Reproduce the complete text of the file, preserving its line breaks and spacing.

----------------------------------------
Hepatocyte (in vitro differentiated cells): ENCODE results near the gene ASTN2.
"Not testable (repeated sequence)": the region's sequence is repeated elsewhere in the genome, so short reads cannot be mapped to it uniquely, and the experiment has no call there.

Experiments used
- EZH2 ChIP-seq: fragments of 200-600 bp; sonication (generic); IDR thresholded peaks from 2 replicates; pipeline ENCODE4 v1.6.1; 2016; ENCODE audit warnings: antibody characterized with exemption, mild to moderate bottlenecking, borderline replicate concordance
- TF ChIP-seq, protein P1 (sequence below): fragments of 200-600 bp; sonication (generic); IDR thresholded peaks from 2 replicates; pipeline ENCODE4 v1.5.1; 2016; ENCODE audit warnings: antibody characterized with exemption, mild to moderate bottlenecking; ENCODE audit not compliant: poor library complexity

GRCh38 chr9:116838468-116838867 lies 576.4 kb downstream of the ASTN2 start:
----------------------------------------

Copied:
Hepatocyte (in vitro differentiated cells): ENCODE results near the gene ASTN2.
"Not testable (repeated sequence)": the region's sequence is repeated elsewhere in the genome, so short reads cannot be mapped to it uniquely, and the experiment has no call there.

Experiments used
- EZH2 ChIP-seq: fragments of 200-600 bp; sonication (generic); IDR thresholded peaks from 2 replicates; pipeline ENCODE4 v1.6.1; 2016; ENCODE audit warnings: antibody characterized with exemption, mild to moderate bottlenecking, borderline replicate concordance
- TF ChIP-seq, protein P1 (sequence below): fragments of 200-600 bp; sonication (generic); IDR thresholded peaks from 2 replicates; pipeline ENCODE4 v1.5.1; 2016; ENCODE audit warnings: antibody characterized with exemption, mild to moderate bottlenecking; ENCODE audit not compliant: poor library complexity

GRCh38 chr9:116838468-116838867 lies 576.4 kb downstream of the ASTN2 start: